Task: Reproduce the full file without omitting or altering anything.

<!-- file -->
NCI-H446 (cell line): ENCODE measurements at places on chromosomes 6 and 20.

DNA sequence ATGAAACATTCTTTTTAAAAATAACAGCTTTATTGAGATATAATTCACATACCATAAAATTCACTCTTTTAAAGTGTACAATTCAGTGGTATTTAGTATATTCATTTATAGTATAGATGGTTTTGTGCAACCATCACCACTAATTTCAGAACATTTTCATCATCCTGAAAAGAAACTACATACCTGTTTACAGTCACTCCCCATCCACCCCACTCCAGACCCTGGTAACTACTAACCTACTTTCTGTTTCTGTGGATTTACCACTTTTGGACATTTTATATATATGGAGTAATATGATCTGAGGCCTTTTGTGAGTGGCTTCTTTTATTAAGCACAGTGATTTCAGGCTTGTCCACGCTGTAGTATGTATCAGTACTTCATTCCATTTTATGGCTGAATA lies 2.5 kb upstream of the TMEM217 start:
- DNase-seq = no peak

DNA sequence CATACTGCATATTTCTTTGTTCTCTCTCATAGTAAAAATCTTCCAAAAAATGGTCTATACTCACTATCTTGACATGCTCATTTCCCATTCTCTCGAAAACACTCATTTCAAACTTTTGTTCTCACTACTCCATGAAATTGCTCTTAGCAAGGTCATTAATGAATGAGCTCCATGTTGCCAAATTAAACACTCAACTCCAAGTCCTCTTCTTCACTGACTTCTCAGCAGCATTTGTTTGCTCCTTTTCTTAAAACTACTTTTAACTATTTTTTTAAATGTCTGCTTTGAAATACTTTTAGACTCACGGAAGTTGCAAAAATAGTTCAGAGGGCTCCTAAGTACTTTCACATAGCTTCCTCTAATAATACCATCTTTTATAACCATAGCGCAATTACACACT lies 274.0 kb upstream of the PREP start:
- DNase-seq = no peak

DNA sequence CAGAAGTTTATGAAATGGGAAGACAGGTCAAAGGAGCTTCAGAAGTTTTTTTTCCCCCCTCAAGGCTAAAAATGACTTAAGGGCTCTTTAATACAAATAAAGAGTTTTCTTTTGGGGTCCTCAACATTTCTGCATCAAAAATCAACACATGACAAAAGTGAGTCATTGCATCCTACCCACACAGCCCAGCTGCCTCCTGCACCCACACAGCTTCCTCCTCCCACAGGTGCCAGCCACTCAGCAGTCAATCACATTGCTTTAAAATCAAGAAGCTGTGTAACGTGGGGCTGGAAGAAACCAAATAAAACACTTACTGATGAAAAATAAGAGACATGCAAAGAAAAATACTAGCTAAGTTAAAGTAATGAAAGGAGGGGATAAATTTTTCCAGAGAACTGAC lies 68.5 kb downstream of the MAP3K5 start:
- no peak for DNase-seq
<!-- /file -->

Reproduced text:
NCI-H446 (cell line): ENCODE measurements at places on chromosomes 6 and 20.

DNA sequence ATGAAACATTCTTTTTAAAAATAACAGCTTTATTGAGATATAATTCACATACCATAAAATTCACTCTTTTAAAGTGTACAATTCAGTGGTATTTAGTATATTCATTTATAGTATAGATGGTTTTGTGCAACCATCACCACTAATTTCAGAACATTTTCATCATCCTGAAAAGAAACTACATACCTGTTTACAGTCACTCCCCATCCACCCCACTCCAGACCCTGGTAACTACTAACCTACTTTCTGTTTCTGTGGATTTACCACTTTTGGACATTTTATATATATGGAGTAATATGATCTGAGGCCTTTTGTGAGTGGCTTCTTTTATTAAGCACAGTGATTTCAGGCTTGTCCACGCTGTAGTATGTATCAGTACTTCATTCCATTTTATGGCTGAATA lies 2.5 kb upstream of the TMEM217 start:
- DNase-seq = no peak

DNA sequence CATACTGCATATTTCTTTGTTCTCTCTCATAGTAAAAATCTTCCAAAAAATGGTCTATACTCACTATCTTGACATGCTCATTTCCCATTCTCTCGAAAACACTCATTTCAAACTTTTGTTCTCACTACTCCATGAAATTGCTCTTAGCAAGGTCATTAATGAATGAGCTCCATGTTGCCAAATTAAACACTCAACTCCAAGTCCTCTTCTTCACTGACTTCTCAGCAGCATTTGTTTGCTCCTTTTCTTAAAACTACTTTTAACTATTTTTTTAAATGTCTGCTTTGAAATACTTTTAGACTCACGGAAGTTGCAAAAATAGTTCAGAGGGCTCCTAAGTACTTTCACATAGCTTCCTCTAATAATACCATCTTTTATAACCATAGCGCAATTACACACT lies 274.0 kb upstream of the PREP start:
- DNase-seq = no peak

DNA sequence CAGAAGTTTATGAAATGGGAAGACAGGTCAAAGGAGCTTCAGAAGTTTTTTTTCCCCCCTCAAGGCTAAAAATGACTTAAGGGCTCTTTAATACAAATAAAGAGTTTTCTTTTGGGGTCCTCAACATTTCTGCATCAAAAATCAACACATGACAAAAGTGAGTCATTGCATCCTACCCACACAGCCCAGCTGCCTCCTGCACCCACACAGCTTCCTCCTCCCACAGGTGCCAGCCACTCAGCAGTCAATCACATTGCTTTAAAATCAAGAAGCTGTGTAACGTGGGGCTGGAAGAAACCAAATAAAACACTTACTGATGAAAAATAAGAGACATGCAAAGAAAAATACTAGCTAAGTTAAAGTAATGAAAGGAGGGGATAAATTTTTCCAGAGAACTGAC lies 68.5 kb downstream of the MAP3K5 start:
- no peak for DNase-seq